The Texas Rangers will investigate allegations that witnesses were improperly registered to testify last week at a House Transportation Committee hearing on a bill to ban red-light cameras.
The House General Investigating and Ethics Committee voted Thursday evening to refer the investigation to the Rangers, a division of the Texas Department of Public Safety. Last week, the committee’s chairman, Rep. John Kuempel, R-Seguin, announced plans to look into the situation.
“The integrity of our committee process depends on reliable and accurate witness information,” Kuempel said Thursday evening.
During an April 30 hearing of the House Transportation Committee, Rep. Joe Pickett, D-El Paso, the committee’s chairman, and Rep. Jonathan Stickland, R-Bedford, got into an argument as Stickland presented House Bill 142, which would ban red-light cameras. Pickett ordered Stickland to leave the hearing and accused Stickland of listing witnesses who were not in Austin as supporters of his legislation.
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Stickland, who has said he did nothing wrong, said Friday that the committee’s decision is “news to me.”
“Nobody has sent me an email, called me or come to my office,” he said. “No one has said anything to me.
“I asked what’s going on and I was told I’m not being investigated, my staff isn’t being investigated and it’s all about” the witness affirmation forms.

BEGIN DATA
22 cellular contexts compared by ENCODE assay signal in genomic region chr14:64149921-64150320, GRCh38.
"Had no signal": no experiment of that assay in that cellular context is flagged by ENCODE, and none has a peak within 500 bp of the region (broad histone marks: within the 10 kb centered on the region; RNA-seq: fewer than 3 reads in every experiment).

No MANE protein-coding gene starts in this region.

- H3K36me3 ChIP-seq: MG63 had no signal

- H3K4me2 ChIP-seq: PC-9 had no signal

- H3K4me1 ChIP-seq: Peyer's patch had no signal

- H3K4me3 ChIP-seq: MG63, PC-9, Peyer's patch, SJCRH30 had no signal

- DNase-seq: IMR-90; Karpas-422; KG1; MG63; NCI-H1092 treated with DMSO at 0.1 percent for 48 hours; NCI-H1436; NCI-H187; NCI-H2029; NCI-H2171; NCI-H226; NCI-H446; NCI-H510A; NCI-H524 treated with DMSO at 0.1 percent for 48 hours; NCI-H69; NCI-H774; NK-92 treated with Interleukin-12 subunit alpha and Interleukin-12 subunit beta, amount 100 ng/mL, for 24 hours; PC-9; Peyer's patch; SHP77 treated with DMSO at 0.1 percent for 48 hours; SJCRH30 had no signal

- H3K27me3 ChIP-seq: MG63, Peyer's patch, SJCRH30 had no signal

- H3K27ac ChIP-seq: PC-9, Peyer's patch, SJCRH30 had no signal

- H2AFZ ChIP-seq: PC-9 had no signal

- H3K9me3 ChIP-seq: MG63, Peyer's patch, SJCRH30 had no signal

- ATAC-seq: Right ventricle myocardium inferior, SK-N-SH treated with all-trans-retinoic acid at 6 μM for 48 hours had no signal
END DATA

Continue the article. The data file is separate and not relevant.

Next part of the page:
After last week’s hearing, Pickett expressed concerns about “the integrity of the process” to Kuempel.
The ethics committee met for about two hours in executive session Thursday, and Kuempel moved for the Texas Rangers to investigate the allegations and report to the committee. The committee approved the motion.
“I have offered to come before the committee and talk to them,” Stickland said. “I don’t know what they are doing. I don’t know what rules may have been broken.
“I’m ready to do whatever they want,” he said. “But apparently they don’t want that.”
Turning to Rangers
The move represents the latest effort by lawmakers to give the Texas Rangers more authority into investigating allegations of impropriety in state government. The Legislature has also considered a proposal to move the state’s public integrity unit, which investigates corruption cases, from the Travis County district attorney’s office to the Rangers.
Legislative rules require witnesses who want to participate in a hearing to be in the room. They must register through electronic kiosks outside the hearing rooms. Witnesses invited by the committee can arrange to testify remotely.
The committee hearing at issue was held hours after Stickland temporarily derailed a Pickett bill, House Bill 2346, from consideration. His move to get the bill off the House local and consent calendar sent the measure back to the Calendars Committee, where it waits to return to the House floor.
“So far, I’m not under investigation,” Stickland said. “So this is about one guy who was mad I killed his bill who took the opportunity to attack me in public and kill my bill.”
Stickland said he plans to move forward with his legislative agenda.
“It’s business as usual for me,” he said.
Staff writer Anna M. Tinsley contributed to this report.